Title: Walt Whitman to Sylvester Baxter, 16 November 1887
Date: November 16, 1887
Source: The transcription presented here is derived from Walt Whitman, The Correspondence, ed. Ted Genoways (Iowa City, Iowa: University of Iowa Press, 2004), 7:89–90. For a description of the editorial rationale behind our treatment of the correspondence, see our statement of editorial policy.
Location: Private collection of Dr. Kendall Reed
Whitman Archive ID: prc.00117
Contributors to digital file: Ryan Furlong, Stefan Schöberlein, Caterina Bernardini, and Stephanie Blalock
Nov 16 '87
I send by Express a plaster head2 for WSK3 addressed to your care at the Herald office—K will call for it—It is prepaid—After K uses it I want it given to such gallery or public institution in Boston as you & he select. Your power is absolute.
Sylvester Baxter (1850–1927) was on the staff of the Boston Herald. Apparently he met Whitman for the first time when the poet delivered his Lincoln address in Boston in April, 1881; see Rufus A. Coleman, "Whitman and Trowbridge," PMLA 63 (1948), 268. Baxter wrote many newspaper columns in praise of Whitman's writings, and in 1886 attempted to obtain a pension for the poet. For more, see Christopher O. Griffin, "Baxter, Sylvester [1850–1927]," Walt Whitman: An Encyclopedia, ed. J.R. LeMaster and Donald D. Kummings (New York: Garland Publishing, 1998).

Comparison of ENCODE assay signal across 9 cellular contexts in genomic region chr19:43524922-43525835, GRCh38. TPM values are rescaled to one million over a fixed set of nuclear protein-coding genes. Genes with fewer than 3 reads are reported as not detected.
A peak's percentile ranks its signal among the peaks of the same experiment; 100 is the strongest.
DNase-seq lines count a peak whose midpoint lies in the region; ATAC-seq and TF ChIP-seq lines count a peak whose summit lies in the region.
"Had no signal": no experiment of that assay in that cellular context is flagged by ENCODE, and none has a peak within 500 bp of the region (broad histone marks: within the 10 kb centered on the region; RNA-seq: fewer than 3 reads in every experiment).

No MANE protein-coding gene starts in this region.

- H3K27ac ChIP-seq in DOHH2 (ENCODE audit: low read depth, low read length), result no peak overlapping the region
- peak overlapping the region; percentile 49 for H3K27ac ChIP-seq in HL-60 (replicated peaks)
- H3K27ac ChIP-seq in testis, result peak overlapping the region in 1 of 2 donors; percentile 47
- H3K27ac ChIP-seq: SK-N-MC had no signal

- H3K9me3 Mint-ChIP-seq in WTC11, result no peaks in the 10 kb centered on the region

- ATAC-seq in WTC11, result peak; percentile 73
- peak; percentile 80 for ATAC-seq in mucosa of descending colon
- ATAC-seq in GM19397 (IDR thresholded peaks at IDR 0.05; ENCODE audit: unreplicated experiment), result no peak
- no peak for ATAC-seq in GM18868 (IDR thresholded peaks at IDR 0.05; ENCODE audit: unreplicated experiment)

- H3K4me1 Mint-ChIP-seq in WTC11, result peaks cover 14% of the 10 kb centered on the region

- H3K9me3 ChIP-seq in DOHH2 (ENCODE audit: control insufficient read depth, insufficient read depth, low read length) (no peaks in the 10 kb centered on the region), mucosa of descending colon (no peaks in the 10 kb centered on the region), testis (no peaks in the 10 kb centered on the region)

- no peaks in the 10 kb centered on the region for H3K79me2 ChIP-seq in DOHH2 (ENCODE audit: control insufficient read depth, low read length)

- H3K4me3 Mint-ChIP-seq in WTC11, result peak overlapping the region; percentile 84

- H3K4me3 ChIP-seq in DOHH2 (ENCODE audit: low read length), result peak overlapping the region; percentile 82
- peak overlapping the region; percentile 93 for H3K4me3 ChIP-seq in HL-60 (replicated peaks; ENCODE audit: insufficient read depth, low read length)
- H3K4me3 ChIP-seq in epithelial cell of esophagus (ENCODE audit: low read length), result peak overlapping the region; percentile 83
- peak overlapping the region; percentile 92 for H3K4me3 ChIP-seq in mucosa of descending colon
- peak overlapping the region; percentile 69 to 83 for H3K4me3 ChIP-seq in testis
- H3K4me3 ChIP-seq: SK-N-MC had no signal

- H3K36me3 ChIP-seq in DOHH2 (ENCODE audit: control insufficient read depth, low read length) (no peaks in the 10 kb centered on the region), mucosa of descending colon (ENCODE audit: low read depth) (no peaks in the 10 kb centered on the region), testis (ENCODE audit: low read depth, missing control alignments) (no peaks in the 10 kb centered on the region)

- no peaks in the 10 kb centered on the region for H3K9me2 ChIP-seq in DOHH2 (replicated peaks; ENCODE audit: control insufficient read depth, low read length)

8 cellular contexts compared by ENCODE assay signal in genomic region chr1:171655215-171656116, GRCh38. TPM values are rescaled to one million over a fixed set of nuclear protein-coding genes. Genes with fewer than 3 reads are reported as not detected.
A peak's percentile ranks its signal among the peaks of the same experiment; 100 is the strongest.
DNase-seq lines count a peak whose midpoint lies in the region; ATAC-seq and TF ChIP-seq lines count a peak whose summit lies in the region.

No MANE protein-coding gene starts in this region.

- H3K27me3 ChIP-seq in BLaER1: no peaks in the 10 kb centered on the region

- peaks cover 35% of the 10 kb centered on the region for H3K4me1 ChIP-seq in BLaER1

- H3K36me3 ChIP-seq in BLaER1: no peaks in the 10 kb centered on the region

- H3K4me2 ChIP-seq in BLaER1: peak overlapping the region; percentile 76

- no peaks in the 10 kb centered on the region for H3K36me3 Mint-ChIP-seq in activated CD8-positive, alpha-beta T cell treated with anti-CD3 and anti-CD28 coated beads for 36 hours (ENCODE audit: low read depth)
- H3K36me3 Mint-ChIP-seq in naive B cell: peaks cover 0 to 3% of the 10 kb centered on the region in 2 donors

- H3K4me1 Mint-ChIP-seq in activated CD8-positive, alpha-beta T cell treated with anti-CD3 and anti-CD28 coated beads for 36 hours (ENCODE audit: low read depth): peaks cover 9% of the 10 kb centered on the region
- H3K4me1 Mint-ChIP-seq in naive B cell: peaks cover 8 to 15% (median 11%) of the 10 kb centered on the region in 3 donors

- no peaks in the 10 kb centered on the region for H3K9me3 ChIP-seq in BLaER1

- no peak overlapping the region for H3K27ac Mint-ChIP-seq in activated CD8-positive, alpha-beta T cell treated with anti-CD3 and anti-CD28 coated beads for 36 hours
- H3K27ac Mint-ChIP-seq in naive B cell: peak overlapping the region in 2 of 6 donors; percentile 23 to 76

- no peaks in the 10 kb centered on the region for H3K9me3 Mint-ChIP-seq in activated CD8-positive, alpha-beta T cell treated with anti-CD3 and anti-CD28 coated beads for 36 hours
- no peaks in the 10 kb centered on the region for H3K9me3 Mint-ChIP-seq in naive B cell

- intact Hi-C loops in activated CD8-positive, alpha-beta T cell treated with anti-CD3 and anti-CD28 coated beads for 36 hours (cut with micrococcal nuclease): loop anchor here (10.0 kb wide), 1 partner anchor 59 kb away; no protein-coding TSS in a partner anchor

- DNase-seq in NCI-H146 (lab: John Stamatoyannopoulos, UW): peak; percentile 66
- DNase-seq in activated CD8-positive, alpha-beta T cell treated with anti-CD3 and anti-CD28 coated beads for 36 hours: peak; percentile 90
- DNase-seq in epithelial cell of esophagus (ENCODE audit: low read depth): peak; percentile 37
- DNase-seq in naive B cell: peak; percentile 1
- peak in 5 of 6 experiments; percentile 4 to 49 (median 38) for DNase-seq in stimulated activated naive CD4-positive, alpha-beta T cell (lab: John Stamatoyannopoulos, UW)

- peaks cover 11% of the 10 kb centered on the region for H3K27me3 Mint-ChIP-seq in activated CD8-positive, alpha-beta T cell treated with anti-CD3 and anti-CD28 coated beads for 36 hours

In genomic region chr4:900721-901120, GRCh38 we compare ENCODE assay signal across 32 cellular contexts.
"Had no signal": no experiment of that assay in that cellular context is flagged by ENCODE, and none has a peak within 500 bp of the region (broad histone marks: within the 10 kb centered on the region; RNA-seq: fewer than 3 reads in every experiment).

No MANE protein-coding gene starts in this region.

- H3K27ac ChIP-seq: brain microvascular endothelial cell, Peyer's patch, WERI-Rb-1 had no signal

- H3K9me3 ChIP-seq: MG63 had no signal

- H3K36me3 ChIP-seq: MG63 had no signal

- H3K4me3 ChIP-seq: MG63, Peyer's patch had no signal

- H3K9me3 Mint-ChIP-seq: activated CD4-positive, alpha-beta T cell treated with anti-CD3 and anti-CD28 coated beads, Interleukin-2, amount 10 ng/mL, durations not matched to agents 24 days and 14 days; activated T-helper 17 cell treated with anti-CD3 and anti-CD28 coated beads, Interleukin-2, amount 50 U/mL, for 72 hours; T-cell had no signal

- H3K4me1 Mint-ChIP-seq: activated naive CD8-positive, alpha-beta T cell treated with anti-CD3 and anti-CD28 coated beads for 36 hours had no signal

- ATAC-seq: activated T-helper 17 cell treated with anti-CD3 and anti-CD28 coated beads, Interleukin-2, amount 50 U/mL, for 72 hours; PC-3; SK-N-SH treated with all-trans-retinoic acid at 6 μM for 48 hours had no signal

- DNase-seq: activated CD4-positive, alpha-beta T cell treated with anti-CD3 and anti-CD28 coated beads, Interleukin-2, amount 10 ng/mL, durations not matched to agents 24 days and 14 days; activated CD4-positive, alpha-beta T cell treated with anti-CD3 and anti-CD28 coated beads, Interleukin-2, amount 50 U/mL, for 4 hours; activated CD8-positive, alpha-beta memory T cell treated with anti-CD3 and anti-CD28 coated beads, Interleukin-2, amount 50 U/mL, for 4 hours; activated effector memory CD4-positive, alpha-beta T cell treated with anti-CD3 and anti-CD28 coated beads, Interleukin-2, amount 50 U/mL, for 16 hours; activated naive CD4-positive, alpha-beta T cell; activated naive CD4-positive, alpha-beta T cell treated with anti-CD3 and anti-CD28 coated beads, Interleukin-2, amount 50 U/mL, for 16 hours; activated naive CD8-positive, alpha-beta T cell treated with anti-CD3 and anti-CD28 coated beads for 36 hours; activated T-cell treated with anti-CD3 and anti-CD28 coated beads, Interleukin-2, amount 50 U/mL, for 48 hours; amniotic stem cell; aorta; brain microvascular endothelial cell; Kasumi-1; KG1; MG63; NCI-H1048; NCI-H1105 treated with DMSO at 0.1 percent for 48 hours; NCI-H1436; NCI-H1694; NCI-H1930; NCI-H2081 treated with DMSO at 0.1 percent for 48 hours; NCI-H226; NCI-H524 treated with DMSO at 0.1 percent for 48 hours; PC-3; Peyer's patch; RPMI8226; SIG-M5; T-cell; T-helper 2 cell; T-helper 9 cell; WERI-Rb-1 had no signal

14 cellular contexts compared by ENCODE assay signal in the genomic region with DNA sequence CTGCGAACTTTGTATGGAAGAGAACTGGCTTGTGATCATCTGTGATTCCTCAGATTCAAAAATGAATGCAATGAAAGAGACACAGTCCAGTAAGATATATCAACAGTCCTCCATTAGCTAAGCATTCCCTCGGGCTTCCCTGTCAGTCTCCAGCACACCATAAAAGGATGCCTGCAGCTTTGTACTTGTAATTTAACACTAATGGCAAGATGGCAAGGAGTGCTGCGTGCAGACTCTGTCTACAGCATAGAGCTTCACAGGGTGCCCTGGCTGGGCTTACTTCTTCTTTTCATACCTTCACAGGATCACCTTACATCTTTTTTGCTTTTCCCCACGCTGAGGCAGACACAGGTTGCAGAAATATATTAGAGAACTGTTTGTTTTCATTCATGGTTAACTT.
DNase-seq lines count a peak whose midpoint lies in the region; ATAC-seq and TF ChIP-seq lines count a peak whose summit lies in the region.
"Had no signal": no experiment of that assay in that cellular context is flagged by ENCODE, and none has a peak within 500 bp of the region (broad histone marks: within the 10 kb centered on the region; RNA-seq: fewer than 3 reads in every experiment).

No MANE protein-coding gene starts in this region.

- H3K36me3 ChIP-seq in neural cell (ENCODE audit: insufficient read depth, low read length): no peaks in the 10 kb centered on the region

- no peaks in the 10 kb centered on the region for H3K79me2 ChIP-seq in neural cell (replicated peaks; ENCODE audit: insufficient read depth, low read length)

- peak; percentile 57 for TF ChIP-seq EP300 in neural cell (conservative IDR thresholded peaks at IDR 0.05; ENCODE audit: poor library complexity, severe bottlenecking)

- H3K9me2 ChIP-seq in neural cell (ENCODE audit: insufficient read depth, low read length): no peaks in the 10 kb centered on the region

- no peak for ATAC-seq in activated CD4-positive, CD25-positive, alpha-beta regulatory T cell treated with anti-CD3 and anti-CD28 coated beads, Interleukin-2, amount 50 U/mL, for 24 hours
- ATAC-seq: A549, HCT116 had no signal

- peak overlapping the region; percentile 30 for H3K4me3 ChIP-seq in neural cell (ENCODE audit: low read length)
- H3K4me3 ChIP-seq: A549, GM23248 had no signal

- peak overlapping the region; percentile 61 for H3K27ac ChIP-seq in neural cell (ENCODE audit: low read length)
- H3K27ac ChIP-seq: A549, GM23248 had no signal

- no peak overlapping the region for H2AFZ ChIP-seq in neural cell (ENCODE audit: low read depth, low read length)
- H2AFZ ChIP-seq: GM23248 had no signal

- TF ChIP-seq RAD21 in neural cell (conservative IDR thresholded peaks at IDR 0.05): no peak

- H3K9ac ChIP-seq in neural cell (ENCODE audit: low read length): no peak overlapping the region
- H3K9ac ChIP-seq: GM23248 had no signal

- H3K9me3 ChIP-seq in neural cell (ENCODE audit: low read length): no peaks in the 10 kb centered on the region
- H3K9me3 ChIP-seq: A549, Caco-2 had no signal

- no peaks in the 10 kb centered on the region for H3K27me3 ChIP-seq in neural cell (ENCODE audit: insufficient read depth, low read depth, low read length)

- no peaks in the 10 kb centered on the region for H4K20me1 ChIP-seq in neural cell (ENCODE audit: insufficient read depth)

1. This letter is addressed: Sylvester Baxter | Herald Office | 255 Washington St. | Boston Mass. It is postmarked: Camden, NJ | Nov 16 | 4:30 PM | 87. [back]
2. The "plaster head" is the second of Sidney H. Morse's two plaster busts of Walt Whitman. [back]
3. William Sloane Kennedy (1850–1929) was on the staff of the Philadelphia American and later published biographies of Longfellow and Whittier (Dictionary of American Biography). Apparently Kennedy had called on the poet for the first time on November 21, 1880 (William Sloane Kennedy, Reminiscences of Walt Whitman , 1). Though Kennedy was to become a fierce defender of Whitman, in his first published article he admitted reservations about the "coarse indecencies of language" and protested that Whitman's ideal of democracy was "too coarse and crude"; see The Californian, 3 (February 1881), 149–158. For more about Kennedy, see Katherine Reagan, "Kennedy, William Sloane (1850–1929)," Walt Whitman: An Encyclopedia, ed. J.R. LeMaster and Donald D. Kummings (New York: Garland Publishing, 1998). [back]